Who Needs a Personal Brand?

A former boss once told me that I should spend as much time talking about the work I do as I spend actually doing that work. It didn’t really make sense to me. I had assumed my boss wanted me to keep my nose to the grindstone getting through as many projects and initiatives as possible.

But as I progressed in my career, I better understood the value in communicating accomplishments and sharing knowledge. It is (or at least should) less about self-aggrandizement and more about helping others learn from and leverage the work that you have done.

Sharing your expertise in a way that helps others is a net positive for everyone involved.

Building a personal brand is not just for CEOs and politicians.  In our digital professional world, we should all give some thought to our online reputation and consider why we might want to buttress it.

Personal Branding Will:

  • Increase your authority and marketability.
  • Open doors to connect with other smart and interesting people.
  • Get your sales calls returned.
  • Bolster the brand for whomever you are working.
  • Help you get a job when you want one, or
  • Help you to walk away from one when you don’t.

Your mileage may vary, but I’ve found that having a strong personal brand delivered all of the above. Part of what gave me the confidence to start my consulting agency was that I had long been cultivating my personal brand, even if I hadn’t thought of it in those terms.

I was active on LinkedIn sharing articles, commenting and connecting. I would go to conferences and talk with other people about what we were each working on. When a vendor was looking for a partner for a white-paper or someone to serve on a panel, I was the first to volunteer.

How to Build Your Personal Brand

Building a strong personal brand is an aggregate process that builds upon itself. Overnight success can require years of hard work.

1. Audit your online profiles

This is the equivalent of cleaning your house before a party. Before you start engaging and influencing make sure that when people look for you, your online profiles are ready for prime time. 

For most professionals, LinkedIn is the most important online profile you have. By spending even 15 minutes updating your LinkedIn profile, you can ensure that you will make a better impression when people seek you out. Here is a quick guide to get you started.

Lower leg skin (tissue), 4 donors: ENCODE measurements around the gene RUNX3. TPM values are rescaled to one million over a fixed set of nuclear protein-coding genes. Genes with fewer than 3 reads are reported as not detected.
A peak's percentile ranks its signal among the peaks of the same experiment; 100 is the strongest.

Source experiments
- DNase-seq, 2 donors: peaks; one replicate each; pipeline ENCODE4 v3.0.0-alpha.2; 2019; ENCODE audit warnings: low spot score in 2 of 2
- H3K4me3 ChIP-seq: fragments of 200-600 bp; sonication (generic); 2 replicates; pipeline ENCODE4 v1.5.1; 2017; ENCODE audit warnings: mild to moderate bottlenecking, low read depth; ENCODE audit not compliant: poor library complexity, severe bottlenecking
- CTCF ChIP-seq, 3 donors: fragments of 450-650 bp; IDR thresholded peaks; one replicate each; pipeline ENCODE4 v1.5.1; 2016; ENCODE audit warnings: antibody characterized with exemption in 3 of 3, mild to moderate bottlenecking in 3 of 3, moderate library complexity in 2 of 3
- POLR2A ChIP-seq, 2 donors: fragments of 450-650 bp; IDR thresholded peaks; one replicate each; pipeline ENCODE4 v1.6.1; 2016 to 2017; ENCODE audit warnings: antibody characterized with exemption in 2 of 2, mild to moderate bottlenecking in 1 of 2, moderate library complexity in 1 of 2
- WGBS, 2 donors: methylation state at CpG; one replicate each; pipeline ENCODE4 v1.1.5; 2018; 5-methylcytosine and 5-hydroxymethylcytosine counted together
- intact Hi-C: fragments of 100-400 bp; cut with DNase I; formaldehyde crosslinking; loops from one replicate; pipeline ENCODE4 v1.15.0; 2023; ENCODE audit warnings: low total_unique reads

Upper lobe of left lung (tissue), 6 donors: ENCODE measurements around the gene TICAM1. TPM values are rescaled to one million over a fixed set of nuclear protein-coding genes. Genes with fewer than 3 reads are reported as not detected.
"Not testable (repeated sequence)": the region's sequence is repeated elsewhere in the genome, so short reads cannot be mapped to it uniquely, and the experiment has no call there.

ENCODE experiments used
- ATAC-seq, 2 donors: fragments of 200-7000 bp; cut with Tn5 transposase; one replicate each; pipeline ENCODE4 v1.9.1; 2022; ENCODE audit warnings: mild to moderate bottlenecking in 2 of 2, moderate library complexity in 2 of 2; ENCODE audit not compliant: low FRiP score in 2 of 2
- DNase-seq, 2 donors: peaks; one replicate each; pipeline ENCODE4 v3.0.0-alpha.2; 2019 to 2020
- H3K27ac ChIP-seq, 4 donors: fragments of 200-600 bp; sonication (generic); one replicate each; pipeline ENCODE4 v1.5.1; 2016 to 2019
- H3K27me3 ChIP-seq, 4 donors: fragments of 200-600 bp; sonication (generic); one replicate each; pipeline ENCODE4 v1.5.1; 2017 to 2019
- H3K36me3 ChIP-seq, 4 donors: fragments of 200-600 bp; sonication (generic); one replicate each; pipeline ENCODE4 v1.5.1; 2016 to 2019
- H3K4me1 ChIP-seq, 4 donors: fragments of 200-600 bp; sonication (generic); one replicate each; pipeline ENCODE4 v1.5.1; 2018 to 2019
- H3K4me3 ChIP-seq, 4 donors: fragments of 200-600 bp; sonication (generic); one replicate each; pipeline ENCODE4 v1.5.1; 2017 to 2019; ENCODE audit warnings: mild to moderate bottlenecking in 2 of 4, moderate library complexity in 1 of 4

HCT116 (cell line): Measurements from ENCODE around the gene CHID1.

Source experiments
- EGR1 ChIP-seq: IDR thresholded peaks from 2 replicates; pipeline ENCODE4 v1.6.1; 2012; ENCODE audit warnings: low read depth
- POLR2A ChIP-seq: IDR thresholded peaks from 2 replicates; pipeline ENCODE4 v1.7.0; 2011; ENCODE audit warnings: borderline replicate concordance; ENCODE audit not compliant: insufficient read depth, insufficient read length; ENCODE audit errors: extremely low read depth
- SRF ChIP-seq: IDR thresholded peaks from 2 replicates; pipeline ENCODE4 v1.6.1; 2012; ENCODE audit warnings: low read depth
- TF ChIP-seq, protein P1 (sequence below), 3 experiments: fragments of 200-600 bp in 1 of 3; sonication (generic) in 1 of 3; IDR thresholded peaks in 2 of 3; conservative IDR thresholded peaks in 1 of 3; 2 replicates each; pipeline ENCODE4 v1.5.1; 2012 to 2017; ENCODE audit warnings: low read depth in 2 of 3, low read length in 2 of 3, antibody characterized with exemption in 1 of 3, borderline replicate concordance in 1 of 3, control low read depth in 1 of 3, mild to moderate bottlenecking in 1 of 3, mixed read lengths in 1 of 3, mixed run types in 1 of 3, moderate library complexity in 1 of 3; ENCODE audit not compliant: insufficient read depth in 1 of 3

2. Start engaging with others’ content online

We all like being listened to and acknowledged. This is a strong foundation for any relationship, whether online or IRL. You can easily build goodwill and connection with people if you pay attention to what they are saying.

For LinkedIn, if you take a look three or four times a week and like, comment or share something each time, you will be in good shape.

When you read and comment on an article someone shares it will be appreciated, remembered and likely reciprocated. This also opens the door to identifying and connecting with new and interesting people.

3. Share your own insights and experiences

Once you have optimized your online profiles and started listening and engaging with people in your network it’s time to make some noise! I use Google alerts and a few different rss aggregators to keep myself up to date on new happenings in my industry. (Ideally you should be doing this anyway to stay informed.)  From there it is just a couple of clicks and a quick comment to share the most interesting of those articles on LinkedIn or Twitter.

You should also consider writing your own articles or updates. Creating articles on LinkedIn is fairly straightforward. You can also just write a longer form status update that stands on its own without linking out to something else (the LinkedIn algorithm is a fan of these types of posts).

Really, personal branding is just those things that each of us do that engender trust and affinity. When we do these things in person they come so naturally to most of us that we don’t even think of it as personal branding; In much the same way that I don’t like “networking” but I love meeting with other people in the industry and getting to know them and their stories.

Personal branding can deliver lots of value and in the grand scheme of things is not terribly difficult or timeconsuming. But it is a long-game in which success requires persistence. 

Casey Hall

Casey Hall is the founder of Lumberjack Social (https://www.lumberjack.social/). He helps companies use digital channels to connect directly with their customers and prospects. He has managed global social media programs for large enterprise organizations, developed and deployed highly successful employee advocacy programs, and works directly with executives to build their online authority and influence. Casey is a regular and sought-after conference speaker and panelist at industry events. Casey began his career as an attorney and enjoys log-rolling, martial arts, curling, and mountain biking. He lives in Minneapolis with his wife, two sons, and two dogs.

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